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Syria 'biggest humanitarian test'
The escalating refugee crisis in Syria has become "the biggest humanitarian test of the century" for the international community, and it is one that the world is currently failing, David Miliband has warned.
Mr Miliband's comments came ahead of the expected launch of a major United Nations appeal for the millions of people forced to flee their homes and facing hunger as a result of the civil war which has lasted almost three years.
The former foreign secretary, who is now chief executive of relief charity International Rescue, said aid efforts were being hampered not only by a shortage of cash from donors who appeared to have put Syria "on the backburner" since the regime of President Bashar Assad agreed to give up its chemical weapons, but also by the security situation in a conflict in which humanitarian workers have been treated as targets by the warring sides.
Mr Miliband told BBC Radio 4's Today programme: "Syria is the biggest humanitarian test of this century and clearly we are failing it.
"The UN appeal being launched today is much needed, alongside the political efforts to try to negotiate a peace, which the French foreign minister said yesterday he held out little hope for. That makes it even more important that we make this humanitarian effort succeed."
Mr Miliband added: "It is both cash and security that is creating a humanitarian nightmare in Syria. There is a war going on in which the very notion of a civilian has been lost. Civilians are being targeted, doctors are being targeted, aid workers are being targeted.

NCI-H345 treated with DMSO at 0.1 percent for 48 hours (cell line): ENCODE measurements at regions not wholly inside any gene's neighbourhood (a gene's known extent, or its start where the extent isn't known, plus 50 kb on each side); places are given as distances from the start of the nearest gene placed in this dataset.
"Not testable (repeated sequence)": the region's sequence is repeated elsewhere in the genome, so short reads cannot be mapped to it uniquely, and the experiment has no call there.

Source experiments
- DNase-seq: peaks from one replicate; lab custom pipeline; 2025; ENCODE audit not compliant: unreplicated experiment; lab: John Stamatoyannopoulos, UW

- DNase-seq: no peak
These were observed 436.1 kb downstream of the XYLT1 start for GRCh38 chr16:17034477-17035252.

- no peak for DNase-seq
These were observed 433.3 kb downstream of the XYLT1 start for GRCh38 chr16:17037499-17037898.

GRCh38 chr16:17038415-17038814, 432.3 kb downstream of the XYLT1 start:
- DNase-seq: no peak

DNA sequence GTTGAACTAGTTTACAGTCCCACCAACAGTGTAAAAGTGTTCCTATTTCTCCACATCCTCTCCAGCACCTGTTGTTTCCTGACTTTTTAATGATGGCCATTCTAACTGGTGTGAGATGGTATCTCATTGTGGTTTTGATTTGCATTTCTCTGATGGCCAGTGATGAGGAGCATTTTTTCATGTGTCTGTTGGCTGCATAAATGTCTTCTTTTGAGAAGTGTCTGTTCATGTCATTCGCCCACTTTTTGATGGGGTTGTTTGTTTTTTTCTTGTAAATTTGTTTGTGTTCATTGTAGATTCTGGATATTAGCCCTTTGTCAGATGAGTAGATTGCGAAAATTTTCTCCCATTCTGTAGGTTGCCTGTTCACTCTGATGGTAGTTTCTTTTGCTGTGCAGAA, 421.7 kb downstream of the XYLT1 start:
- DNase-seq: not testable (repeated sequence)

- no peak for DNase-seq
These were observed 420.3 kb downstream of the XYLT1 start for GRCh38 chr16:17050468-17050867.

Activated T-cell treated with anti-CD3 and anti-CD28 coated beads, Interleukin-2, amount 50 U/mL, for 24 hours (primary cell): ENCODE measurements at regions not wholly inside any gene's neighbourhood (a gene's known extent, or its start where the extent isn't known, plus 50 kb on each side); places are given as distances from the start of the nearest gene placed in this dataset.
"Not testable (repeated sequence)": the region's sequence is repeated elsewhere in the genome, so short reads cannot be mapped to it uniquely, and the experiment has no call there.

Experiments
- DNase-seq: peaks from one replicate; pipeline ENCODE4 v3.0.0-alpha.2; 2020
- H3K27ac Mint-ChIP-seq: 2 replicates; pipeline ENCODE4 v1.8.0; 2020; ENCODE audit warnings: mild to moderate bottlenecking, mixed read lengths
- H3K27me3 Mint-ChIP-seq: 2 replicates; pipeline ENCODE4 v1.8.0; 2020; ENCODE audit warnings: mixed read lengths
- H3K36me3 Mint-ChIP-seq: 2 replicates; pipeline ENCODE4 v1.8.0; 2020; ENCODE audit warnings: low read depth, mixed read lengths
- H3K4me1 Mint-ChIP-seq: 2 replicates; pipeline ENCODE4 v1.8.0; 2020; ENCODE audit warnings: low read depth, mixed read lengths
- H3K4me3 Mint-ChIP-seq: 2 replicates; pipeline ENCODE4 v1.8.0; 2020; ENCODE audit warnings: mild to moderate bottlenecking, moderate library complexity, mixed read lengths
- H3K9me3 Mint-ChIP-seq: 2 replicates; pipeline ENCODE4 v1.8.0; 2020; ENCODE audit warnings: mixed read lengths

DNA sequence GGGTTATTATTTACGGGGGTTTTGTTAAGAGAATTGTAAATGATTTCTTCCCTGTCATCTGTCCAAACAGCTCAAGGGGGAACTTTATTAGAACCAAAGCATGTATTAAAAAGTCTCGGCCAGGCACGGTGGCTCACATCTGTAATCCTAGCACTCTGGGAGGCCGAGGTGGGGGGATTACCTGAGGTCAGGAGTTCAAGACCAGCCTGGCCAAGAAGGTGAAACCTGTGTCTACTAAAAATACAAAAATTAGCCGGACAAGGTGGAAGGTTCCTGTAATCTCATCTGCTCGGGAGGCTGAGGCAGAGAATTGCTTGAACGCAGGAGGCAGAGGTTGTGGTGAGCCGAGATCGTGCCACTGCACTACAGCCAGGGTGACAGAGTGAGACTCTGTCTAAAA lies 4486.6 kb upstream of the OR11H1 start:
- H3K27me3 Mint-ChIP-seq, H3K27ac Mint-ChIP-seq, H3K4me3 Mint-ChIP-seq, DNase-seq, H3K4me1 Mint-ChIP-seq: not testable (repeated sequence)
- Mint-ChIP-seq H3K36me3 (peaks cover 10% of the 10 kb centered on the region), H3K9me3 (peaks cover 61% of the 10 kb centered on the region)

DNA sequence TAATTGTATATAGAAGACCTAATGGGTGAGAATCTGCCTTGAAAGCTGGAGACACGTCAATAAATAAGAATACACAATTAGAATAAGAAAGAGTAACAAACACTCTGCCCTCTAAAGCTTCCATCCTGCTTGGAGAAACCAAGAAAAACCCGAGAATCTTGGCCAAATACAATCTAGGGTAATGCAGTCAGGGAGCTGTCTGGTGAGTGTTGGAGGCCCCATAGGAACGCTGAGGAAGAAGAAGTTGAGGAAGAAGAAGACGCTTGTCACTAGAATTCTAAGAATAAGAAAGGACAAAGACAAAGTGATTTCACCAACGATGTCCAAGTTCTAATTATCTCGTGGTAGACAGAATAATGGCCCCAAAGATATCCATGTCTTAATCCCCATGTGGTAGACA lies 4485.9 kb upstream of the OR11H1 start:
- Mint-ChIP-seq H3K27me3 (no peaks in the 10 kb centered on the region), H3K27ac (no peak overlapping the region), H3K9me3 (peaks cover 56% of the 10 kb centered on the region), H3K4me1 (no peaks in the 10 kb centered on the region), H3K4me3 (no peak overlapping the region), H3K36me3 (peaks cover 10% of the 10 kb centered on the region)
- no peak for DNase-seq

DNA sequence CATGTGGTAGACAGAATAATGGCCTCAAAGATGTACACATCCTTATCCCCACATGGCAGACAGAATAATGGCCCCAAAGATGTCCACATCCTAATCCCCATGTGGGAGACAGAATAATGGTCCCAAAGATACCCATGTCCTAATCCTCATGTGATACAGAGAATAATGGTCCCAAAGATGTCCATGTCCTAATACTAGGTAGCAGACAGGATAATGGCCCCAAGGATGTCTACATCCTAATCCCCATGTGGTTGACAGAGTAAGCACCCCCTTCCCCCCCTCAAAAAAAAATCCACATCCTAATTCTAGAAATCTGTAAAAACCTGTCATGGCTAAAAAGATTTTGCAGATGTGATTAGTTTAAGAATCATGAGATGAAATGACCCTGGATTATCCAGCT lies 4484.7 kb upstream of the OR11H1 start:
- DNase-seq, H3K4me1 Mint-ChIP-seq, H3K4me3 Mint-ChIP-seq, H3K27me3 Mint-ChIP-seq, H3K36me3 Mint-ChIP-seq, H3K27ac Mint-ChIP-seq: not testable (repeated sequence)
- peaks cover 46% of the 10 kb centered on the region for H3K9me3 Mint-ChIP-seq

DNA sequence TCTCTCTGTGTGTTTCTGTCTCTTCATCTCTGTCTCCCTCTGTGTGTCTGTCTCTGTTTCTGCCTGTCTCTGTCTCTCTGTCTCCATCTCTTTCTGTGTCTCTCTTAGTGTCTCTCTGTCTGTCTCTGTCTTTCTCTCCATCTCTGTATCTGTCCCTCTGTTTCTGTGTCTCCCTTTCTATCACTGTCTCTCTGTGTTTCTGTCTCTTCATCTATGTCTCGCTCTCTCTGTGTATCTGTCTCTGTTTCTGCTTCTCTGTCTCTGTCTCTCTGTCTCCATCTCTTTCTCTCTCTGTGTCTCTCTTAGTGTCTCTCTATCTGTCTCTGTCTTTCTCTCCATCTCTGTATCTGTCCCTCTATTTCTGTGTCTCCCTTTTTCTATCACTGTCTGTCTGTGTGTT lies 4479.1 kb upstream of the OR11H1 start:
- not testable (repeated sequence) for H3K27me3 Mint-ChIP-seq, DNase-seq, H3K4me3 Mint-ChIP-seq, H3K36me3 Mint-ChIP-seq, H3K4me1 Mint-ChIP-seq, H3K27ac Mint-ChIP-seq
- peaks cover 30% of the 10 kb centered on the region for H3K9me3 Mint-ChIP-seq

"But it's also the case that the relatively weak response to previous UN appeals - 50% funded, 60% funded - mean that organisations like mine running cross-border exercises into Syria or helping the nearly three million refugees in neighbouring countries are not able to do the kind of health work, education work and protection of women and kids that are necessary.
"I think that there is almost an 'out of sight, out of mind' feeling at the moment."
He said that when the chemical weapons agreement was announced in September, it was almost as though Syria was "solved" and it was put on the backburner. He said the humanitarian situation has actually got worse since the chemical weapons deal.
"I think it is really important that people understand that, according to the UK figures, there are 2.5 million people cut off by the fighting. The sad truth is that it seems like it is a conflict that is too complex and too far away for the attention that it needs."
Mr Miliband said that even if the talks planned for next month in Geneva cannot produce peace, they must be used to improve the lives of civilians caught up in the fighting.
"If it is not going to be a peace conference, then it needs to be a conference about the conduct of the war, because at the moment the interests of civilians have been completely lost," he said.